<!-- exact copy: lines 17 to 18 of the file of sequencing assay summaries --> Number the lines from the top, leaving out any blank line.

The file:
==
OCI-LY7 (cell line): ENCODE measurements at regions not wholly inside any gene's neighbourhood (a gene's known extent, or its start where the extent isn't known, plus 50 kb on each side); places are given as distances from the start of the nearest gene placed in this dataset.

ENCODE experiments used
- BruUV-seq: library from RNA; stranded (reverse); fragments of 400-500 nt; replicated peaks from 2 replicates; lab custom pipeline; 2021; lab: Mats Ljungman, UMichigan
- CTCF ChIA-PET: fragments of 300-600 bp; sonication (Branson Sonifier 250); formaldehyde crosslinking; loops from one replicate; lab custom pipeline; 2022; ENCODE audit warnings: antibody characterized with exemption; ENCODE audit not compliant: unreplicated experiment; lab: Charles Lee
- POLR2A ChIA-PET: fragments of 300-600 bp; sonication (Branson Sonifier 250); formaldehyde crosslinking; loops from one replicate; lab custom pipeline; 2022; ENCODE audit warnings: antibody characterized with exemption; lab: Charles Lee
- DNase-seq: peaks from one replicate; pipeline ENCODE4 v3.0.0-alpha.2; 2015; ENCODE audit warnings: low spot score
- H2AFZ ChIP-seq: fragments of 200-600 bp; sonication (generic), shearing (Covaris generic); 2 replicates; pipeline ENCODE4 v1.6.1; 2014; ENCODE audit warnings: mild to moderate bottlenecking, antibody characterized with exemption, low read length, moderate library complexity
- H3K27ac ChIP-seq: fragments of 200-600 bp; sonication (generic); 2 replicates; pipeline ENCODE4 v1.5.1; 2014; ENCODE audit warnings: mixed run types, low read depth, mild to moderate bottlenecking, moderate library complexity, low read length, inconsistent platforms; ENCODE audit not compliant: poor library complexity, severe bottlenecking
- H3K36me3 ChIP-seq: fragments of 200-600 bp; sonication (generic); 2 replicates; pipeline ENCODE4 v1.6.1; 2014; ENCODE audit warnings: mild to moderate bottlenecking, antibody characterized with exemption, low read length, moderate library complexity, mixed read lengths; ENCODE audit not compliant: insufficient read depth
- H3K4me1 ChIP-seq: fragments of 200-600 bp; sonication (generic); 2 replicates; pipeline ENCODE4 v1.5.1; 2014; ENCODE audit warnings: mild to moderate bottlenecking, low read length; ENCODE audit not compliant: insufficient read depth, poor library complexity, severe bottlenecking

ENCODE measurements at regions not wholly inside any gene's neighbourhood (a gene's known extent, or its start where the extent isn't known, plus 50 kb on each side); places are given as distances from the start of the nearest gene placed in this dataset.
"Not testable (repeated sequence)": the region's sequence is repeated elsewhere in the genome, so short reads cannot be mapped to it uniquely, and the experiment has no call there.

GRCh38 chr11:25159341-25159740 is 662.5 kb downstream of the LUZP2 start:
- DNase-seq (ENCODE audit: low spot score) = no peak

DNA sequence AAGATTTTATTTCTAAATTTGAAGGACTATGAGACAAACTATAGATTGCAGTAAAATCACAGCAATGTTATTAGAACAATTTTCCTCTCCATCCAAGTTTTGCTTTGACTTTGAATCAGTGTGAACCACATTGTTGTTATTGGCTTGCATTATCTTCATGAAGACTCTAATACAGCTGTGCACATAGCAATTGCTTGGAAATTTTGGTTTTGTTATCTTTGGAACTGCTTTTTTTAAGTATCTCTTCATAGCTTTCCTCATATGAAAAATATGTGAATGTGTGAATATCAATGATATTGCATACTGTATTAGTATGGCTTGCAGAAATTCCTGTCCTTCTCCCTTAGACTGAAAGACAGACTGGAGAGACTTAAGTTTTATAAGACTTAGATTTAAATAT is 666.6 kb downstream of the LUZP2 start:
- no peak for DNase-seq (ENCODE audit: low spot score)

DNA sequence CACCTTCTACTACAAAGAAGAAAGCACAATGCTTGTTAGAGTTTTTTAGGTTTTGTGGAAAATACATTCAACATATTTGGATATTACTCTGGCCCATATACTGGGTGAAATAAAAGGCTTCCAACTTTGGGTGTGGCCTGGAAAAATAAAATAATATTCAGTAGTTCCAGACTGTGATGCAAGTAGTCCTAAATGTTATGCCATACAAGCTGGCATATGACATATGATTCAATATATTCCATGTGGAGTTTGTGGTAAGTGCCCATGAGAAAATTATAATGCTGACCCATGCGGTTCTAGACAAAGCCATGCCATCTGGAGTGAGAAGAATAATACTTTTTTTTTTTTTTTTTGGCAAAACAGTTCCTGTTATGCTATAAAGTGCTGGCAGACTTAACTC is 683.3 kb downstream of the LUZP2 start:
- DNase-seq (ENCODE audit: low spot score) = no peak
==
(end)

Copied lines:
DNA sequence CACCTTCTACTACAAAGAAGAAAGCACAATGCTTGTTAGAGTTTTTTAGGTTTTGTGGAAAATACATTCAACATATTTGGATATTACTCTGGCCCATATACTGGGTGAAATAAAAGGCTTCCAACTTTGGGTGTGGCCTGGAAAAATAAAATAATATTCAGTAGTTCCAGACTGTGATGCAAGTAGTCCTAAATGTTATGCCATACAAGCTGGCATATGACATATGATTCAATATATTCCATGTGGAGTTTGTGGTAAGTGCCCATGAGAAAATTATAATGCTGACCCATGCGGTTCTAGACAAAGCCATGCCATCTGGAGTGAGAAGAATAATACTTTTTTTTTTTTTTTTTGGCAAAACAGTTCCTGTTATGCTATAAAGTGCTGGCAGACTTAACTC is 683.3 kb downstream of the LUZP2 start:
- DNase-seq (ENCODE audit: low spot score) = no peak